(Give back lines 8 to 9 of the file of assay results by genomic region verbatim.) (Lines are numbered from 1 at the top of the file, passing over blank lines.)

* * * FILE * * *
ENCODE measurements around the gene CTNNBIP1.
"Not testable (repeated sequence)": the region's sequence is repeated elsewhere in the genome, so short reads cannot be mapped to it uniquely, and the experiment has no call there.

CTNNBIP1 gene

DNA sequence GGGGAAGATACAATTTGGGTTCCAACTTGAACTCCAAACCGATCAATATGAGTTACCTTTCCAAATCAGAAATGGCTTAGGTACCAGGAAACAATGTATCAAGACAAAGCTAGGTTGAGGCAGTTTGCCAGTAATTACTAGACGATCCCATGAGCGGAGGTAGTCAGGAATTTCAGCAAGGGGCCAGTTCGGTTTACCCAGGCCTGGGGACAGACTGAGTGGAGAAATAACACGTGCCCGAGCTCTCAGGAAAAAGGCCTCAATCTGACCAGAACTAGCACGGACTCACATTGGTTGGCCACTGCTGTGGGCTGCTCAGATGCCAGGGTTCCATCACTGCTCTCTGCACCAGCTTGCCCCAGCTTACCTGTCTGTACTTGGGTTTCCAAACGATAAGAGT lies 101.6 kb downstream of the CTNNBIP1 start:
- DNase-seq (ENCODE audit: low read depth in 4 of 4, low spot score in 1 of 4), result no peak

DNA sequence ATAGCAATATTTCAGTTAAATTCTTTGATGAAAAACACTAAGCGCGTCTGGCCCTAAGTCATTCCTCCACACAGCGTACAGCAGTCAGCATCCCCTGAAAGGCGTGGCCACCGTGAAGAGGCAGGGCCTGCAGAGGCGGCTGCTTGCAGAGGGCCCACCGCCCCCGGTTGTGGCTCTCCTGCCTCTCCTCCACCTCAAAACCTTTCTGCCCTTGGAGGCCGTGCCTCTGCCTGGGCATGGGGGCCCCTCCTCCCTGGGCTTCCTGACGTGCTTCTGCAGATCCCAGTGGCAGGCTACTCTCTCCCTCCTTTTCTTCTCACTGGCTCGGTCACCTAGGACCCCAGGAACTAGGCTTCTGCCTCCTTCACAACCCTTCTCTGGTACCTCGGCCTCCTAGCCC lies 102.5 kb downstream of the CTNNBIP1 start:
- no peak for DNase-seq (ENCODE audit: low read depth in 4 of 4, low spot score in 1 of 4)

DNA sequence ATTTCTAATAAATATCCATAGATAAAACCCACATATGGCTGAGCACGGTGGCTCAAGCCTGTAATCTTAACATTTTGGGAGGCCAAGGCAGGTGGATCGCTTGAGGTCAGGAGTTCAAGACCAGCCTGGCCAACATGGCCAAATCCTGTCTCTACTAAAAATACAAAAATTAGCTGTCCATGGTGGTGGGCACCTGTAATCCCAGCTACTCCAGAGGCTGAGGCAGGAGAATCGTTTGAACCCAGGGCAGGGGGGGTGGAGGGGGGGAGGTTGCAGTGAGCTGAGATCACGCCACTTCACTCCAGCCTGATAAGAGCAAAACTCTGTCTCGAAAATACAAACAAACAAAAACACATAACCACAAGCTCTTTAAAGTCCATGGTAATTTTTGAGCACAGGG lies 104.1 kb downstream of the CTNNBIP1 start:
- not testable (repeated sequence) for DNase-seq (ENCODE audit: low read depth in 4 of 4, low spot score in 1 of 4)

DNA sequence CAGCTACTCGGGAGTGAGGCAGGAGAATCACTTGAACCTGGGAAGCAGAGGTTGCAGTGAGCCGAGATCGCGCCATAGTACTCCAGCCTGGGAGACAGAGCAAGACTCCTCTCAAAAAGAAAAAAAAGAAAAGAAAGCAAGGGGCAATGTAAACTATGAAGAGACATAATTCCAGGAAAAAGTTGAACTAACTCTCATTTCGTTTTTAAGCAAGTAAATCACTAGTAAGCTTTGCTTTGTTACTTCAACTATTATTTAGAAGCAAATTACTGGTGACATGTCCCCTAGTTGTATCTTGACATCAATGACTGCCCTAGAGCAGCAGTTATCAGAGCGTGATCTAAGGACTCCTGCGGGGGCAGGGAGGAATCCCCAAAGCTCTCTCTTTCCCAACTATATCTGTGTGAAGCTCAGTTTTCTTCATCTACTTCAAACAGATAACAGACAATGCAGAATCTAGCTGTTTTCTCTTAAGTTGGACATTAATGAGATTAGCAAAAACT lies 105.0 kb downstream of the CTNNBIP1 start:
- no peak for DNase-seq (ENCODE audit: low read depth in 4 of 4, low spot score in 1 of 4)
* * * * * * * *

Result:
DNA sequence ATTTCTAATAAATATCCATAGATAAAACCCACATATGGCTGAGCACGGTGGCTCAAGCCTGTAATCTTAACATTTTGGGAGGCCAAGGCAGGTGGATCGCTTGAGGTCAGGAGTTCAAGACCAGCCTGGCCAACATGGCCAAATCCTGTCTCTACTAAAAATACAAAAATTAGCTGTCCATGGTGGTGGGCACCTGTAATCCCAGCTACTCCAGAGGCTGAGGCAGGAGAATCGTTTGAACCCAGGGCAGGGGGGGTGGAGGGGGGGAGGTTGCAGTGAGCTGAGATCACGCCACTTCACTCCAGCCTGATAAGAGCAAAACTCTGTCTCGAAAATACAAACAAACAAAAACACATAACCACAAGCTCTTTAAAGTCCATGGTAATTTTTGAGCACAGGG lies 104.1 kb downstream of the CTNNBIP1 start:
- not testable (repeated sequence) for DNase-seq (ENCODE audit: low read depth in 4 of 4, low spot score in 1 of 4)